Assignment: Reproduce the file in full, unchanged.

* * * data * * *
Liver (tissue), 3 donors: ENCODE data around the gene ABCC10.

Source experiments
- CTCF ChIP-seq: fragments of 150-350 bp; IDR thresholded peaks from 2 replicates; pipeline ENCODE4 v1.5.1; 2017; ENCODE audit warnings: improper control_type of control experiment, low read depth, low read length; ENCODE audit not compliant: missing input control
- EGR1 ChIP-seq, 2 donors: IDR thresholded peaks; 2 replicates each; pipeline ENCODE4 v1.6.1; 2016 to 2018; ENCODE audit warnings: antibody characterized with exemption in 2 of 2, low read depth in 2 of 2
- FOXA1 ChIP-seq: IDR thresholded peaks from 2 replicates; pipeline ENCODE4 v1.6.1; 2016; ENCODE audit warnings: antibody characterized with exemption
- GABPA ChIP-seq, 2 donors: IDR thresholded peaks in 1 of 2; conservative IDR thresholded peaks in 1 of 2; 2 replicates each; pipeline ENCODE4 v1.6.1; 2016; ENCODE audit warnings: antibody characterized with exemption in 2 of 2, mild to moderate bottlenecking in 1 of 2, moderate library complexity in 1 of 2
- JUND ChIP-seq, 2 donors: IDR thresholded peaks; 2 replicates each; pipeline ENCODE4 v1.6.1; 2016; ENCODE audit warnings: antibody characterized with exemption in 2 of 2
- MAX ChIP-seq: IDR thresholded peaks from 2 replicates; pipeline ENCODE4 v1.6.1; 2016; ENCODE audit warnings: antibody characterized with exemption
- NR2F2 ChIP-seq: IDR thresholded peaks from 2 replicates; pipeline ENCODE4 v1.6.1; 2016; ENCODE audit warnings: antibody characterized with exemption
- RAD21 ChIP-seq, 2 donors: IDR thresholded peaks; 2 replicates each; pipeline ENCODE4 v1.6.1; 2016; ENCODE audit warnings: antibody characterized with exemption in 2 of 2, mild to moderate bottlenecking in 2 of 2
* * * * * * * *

Liver (tissue), 3 donors: ENCODE data around the gene ABCC10.

Source experiments
- CTCF ChIP-seq: fragments of 150-350 bp; IDR thresholded peaks from 2 replicates; pipeline ENCODE4 v1.5.1; 2017; ENCODE audit warnings: improper control_type of control experiment, low read depth, low read length; ENCODE audit not compliant: missing input control
- EGR1 ChIP-seq, 2 donors: IDR thresholded peaks; 2 replicates each; pipeline ENCODE4 v1.6.1; 2016 to 2018; ENCODE audit warnings: antibody characterized with exemption in 2 of 2, low read depth in 2 of 2
- FOXA1 ChIP-seq: IDR thresholded peaks from 2 replicates; pipeline ENCODE4 v1.6.1; 2016; ENCODE audit warnings: antibody characterized with exemption
- GABPA ChIP-seq, 2 donors: IDR thresholded peaks in 1 of 2; conservative IDR thresholded peaks in 1 of 2; 2 replicates each; pipeline ENCODE4 v1.6.1; 2016; ENCODE audit warnings: antibody characterized with exemption in 2 of 2, mild to moderate bottlenecking in 1 of 2, moderate library complexity in 1 of 2
- JUND ChIP-seq, 2 donors: IDR thresholded peaks; 2 replicates each; pipeline ENCODE4 v1.6.1; 2016; ENCODE audit warnings: antibody characterized with exemption in 2 of 2
- MAX ChIP-seq: IDR thresholded peaks from 2 replicates; pipeline ENCODE4 v1.6.1; 2016; ENCODE audit warnings: antibody characterized with exemption
- NR2F2 ChIP-seq: IDR thresholded peaks from 2 replicates; pipeline ENCODE4 v1.6.1; 2016; ENCODE audit warnings: antibody characterized with exemption
- RAD21 ChIP-seq, 2 donors: IDR thresholded peaks; 2 replicates each; pipeline ENCODE4 v1.6.1; 2016; ENCODE audit warnings: antibody characterized with exemption in 2 of 2, mild to moderate bottlenecking in 2 of 2